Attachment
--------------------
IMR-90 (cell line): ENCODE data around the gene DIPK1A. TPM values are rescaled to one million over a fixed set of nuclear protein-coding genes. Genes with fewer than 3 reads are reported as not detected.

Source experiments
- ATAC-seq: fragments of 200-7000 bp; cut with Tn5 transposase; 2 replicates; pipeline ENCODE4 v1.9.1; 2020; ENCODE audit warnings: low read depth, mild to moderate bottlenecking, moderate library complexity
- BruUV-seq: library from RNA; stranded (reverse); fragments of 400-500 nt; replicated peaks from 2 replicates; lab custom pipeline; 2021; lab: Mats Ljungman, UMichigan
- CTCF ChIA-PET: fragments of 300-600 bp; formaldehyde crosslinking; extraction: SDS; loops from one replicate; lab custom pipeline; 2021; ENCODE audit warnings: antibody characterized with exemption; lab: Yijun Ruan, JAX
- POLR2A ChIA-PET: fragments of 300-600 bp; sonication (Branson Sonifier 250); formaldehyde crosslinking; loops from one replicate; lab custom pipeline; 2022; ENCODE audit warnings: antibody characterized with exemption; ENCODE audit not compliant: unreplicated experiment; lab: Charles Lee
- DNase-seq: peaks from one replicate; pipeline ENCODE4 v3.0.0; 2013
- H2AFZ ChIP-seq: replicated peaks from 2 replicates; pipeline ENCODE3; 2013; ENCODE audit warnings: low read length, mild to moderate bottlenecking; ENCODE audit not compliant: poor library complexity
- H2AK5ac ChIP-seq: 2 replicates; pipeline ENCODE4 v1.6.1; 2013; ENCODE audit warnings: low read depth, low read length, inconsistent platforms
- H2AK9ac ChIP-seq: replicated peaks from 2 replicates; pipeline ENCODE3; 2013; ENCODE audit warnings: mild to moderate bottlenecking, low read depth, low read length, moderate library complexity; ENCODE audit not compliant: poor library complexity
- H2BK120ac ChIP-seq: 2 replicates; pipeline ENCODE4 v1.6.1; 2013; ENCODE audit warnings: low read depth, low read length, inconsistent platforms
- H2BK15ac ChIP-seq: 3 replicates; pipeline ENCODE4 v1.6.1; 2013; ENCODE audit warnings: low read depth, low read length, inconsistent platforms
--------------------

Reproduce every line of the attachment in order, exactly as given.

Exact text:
IMR-90 (cell line): ENCODE data around the gene DIPK1A. TPM values are rescaled to one million over a fixed set of nuclear protein-coding genes. Genes with fewer than 3 reads are reported as not detected.

Source experiments
- ATAC-seq: fragments of 200-7000 bp; cut with Tn5 transposase; 2 replicates; pipeline ENCODE4 v1.9.1; 2020; ENCODE audit warnings: low read depth, mild to moderate bottlenecking, moderate library complexity
- BruUV-seq: library from RNA; stranded (reverse); fragments of 400-500 nt; replicated peaks from 2 replicates; lab custom pipeline; 2021; lab: Mats Ljungman, UMichigan
- CTCF ChIA-PET: fragments of 300-600 bp; formaldehyde crosslinking; extraction: SDS; loops from one replicate; lab custom pipeline; 2021; ENCODE audit warnings: antibody characterized with exemption; lab: Yijun Ruan, JAX
- POLR2A ChIA-PET: fragments of 300-600 bp; sonication (Branson Sonifier 250); formaldehyde crosslinking; loops from one replicate; lab custom pipeline; 2022; ENCODE audit warnings: antibody characterized with exemption; ENCODE audit not compliant: unreplicated experiment; lab: Charles Lee
- DNase-seq: peaks from one replicate; pipeline ENCODE4 v3.0.0; 2013
- H2AFZ ChIP-seq: replicated peaks from 2 replicates; pipeline ENCODE3; 2013; ENCODE audit warnings: low read length, mild to moderate bottlenecking; ENCODE audit not compliant: poor library complexity
- H2AK5ac ChIP-seq: 2 replicates; pipeline ENCODE4 v1.6.1; 2013; ENCODE audit warnings: low read depth, low read length, inconsistent platforms
- H2AK9ac ChIP-seq: replicated peaks from 2 replicates; pipeline ENCODE3; 2013; ENCODE audit warnings: mild to moderate bottlenecking, low read depth, low read length, moderate library complexity; ENCODE audit not compliant: poor library complexity
- H2BK120ac ChIP-seq: 2 replicates; pipeline ENCODE4 v1.6.1; 2013; ENCODE audit warnings: low read depth, low read length, inconsistent platforms
- H2BK15ac ChIP-seq: 3 replicates; pipeline ENCODE4 v1.6.1; 2013; ENCODE audit warnings: low read depth, low read length, inconsistent platforms